Before Zuiker wrote C.S.I., he rode with all of our three shifts at LVMPD, including 2 or three weeks on graveyard with us. We swapped a lot of stories and gave him a lot of material and ideas. I gave Anthony copies of some of my lesson plans from a class I taught at UNLV called Crime Scene Investigation for Writers. He does a lot of research and has other writers who work with police agencies to gather more story ideas. In fact, at the International Association for Identification Conference in Las Vegas last month, we spent some time, including an interesting lunch, and some time between conference sessions, talking about "interesting" crime scenes with one of the shows writers. His name was also Josh (I don't remember his last name, but have his card at my office). Josh's brother (who I did not meet) also spent a good part of the week there listening to actual case histories and reviewing some of the state-of-the-art in crime scene and evidence processing equipment.
Anyway, back to your site. There are a lot of valid comments from readers, but please allow me to comment on just a few of them to clarify some things. I know, there are hundreds of different ways Police Departments do things, so there are very few things that are applicable in every situation.
EPISODE: "And Then There Were None"
Your readers comment: Cath and Sara arrive alone at the crime scene. In general, CSI's do not have authority over a crime scene and would have to be accompanied by law enforcement agents. They are civilians and cannot keep people out alone.
Ricks Comment: This could very well happen and does often at Metro (LVMPD). CSIs at LVMPD carry guns and MOST OFTEN work crime scenes alone or with fellow CSIs without any Police Officer present (actually they are CSAs at Metro but I will call them CSIs here because that is becoming the understood acronym thanks to the show). Sometimes the officers will wait at a scene until the CSI arrives, sometimes not. When they do, it is usually to brief the CSI about what happened, or to help secure a more extensive scene, or to make the victim feel better (now the fingerprint experts are here to help). The officers who do stay, are usually Patrol Officers who wait outside of the crime scene tape. When they work a homicide, the Homicide Detectives usually stay around only until the body is removed, then they go about their business, because they have a lot of work to do, and DO NOT need to supervise the CSIs. I have worked several death scenes where it takes the better part of a day, or more, before we can remove the body or bodies, and all Homicide Detectives have come and gone, getting some of their other tasks taken care of while we work the scene. We would call the Detective, when ready to have the Coroner Investigator remove the body, in case they want to be present. At other major crime scenes (suicide, OD, robbery, kidnap, rape, etc.), General Assignment Detectives or other Detectives may be in the scene for a while, but generally, the work and decisions within the scene are left to the senior CSI at the scene. As a matter of fact, at Metro and Henderson, we receive a briefing about what happened, or what we think happened, then the senior CSI (or CSI Supervisor) determines a course of action, in concert with his/her team of CSIs. Obviously, the more experience a CSI has, the less instruction, guidance or encouragement is needed. There is a very good working relationship between Detectives, other Officers, and the CSIs (CSAs) at LVMPD, and an even better relationship at my department in Henderson. Detectives and CSIs offer suggestions to each other, based on what one or the other may know or believe to be important. We keep each other updated during the course of the investigation.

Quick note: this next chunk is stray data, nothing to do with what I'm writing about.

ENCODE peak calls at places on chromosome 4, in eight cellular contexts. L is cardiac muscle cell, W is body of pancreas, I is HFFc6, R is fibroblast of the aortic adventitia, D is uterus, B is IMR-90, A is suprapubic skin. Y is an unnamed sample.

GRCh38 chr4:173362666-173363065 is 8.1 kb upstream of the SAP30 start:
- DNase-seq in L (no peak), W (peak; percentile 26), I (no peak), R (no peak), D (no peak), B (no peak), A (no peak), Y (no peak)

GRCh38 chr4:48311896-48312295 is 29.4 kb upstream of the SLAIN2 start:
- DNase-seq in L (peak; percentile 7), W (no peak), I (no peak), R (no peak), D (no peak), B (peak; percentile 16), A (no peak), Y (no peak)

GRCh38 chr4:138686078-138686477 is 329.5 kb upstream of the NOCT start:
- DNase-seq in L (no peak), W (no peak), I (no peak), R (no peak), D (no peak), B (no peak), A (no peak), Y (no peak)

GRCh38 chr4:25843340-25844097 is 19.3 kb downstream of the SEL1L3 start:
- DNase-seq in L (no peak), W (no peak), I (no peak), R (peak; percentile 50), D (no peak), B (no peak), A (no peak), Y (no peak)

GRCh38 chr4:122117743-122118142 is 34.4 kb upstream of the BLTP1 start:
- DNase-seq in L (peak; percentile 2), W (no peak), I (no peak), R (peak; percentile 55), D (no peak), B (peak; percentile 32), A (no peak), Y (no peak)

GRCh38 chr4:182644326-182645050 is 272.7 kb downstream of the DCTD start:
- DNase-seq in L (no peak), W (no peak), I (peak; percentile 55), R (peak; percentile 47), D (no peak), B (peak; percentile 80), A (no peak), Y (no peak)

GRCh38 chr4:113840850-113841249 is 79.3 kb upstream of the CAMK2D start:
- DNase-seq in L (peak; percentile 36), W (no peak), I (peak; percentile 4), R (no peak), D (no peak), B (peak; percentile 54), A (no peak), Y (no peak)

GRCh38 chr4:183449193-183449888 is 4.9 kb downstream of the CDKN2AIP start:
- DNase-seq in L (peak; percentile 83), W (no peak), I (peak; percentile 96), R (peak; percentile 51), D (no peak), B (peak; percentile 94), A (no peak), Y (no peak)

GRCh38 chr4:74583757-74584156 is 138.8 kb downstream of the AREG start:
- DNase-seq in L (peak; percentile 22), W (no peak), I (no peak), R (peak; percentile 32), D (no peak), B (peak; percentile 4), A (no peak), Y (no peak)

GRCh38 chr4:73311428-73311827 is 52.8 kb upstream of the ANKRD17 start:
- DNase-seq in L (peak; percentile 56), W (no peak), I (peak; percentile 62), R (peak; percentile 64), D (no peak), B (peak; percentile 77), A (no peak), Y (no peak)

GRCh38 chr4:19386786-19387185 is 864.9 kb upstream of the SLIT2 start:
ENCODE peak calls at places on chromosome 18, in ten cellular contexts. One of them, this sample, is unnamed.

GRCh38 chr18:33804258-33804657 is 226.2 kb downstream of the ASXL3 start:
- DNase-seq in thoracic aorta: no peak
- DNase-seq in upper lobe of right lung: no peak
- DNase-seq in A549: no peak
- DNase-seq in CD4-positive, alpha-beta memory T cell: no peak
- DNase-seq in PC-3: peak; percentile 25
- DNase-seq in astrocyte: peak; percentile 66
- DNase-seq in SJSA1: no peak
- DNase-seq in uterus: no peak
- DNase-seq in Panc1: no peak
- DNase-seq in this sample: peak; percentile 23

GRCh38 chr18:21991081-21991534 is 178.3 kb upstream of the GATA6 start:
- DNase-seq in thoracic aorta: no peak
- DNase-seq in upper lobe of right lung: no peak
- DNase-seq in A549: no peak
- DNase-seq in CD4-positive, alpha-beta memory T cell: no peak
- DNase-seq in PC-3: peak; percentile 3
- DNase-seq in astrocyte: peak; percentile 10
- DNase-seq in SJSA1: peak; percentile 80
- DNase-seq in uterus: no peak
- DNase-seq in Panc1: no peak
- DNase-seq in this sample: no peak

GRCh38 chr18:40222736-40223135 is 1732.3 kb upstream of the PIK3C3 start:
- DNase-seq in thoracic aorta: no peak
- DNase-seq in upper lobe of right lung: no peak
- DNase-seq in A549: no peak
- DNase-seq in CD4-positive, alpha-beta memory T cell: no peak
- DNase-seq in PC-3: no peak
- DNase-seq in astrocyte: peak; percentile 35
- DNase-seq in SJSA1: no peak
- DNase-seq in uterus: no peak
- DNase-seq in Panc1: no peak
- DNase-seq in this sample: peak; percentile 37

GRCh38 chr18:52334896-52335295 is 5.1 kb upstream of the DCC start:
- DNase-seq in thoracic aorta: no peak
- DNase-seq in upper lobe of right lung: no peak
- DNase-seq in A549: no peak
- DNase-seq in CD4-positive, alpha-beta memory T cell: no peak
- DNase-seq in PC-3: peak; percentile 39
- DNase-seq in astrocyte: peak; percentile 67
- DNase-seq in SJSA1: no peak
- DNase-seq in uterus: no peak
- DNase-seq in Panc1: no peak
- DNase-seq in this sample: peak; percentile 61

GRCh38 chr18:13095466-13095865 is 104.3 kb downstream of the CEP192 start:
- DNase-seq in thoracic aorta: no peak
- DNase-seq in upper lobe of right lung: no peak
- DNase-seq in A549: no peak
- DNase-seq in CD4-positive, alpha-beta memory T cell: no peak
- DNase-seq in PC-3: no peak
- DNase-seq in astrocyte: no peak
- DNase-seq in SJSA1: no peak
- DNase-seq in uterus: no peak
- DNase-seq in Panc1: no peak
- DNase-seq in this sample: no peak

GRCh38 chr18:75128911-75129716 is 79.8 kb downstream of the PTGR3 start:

I have personally had a few situations where I had confrontations with suspects or others at scenes when I was the only one there, or there were only other CSIs and myself (no cops). We even had one CSI who was attacked while working a rape scene. A second female was hiding under the bed at the scene and she thought he was a bad guy, he thought the female was a suspect, and the struggle was on.
I had a private security guard draw down on me while I was training a new CSI as she processed the exterior window of an apartment involved in a burglary. The Security Officer was taking cover behind part of a tree (yes we have a few of them). He yelled something at us and I yelled back at him to tell him who I was. In the dim light I saw his gun being raised toward us. I thought he was a suspect who had returned (or just a banger or other crook). I was starting to squeeze the trigger of my Glock as I saw a flash of light reflect off of his security guard badge on his shirt. I hesitated, then realized who he was. If not for his badge, I would have shot him.
We have had CSIs working alone at secure scenes, even homicides, only to discover a suspect hiding in a ceiling space, in a small cabinet, etc. We had one female processing a burglary at a restaurant. After she was done, she took the owner inside to ask him questions about possible items that had been removed and/or disturbed. There was a noise from under the owners desk in his office. They discovered the suspect under the desk.